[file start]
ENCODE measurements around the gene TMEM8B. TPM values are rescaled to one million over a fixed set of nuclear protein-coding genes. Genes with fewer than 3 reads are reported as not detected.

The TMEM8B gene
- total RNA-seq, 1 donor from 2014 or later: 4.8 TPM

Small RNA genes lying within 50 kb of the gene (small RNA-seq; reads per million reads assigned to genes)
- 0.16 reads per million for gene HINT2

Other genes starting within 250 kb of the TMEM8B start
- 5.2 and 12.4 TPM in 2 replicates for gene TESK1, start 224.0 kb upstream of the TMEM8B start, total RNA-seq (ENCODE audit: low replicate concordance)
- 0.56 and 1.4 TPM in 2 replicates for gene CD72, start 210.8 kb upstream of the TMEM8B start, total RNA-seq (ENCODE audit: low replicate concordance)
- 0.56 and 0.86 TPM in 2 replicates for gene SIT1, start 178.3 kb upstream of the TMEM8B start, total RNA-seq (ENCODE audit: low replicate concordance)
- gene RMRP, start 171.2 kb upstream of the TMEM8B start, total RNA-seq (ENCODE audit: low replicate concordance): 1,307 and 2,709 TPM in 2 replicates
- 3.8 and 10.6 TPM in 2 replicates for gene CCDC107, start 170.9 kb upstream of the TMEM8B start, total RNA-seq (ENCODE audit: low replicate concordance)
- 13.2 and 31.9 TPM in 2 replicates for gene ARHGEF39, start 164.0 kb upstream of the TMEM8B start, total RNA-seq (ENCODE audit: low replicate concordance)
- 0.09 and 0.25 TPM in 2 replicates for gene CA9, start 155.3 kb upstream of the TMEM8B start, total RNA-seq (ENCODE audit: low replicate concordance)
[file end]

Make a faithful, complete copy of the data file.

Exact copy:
ENCODE measurements around the gene TMEM8B. TPM values are rescaled to one million over a fixed set of nuclear protein-coding genes. Genes with fewer than 3 reads are reported as not detected.

The TMEM8B gene
- total RNA-seq, 1 donor from 2014 or later: 4.8 TPM

Small RNA genes lying within 50 kb of the gene (small RNA-seq; reads per million reads assigned to genes)
- 0.16 reads per million for gene HINT2

Other genes starting within 250 kb of the TMEM8B start
- 5.2 and 12.4 TPM in 2 replicates for gene TESK1, start 224.0 kb upstream of the TMEM8B start, total RNA-seq (ENCODE audit: low replicate concordance)
- 0.56 and 1.4 TPM in 2 replicates for gene CD72, start 210.8 kb upstream of the TMEM8B start, total RNA-seq (ENCODE audit: low replicate concordance)
- 0.56 and 0.86 TPM in 2 replicates for gene SIT1, start 178.3 kb upstream of the TMEM8B start, total RNA-seq (ENCODE audit: low replicate concordance)
- gene RMRP, start 171.2 kb upstream of the TMEM8B start, total RNA-seq (ENCODE audit: low replicate concordance): 1,307 and 2,709 TPM in 2 replicates
- 3.8 and 10.6 TPM in 2 replicates for gene CCDC107, start 170.9 kb upstream of the TMEM8B start, total RNA-seq (ENCODE audit: low replicate concordance)
- 13.2 and 31.9 TPM in 2 replicates for gene ARHGEF39, start 164.0 kb upstream of the TMEM8B start, total RNA-seq (ENCODE audit: low replicate concordance)
- 0.09 and 0.25 TPM in 2 replicates for gene CA9, start 155.3 kb upstream of the TMEM8B start, total RNA-seq (ENCODE audit: low replicate concordance)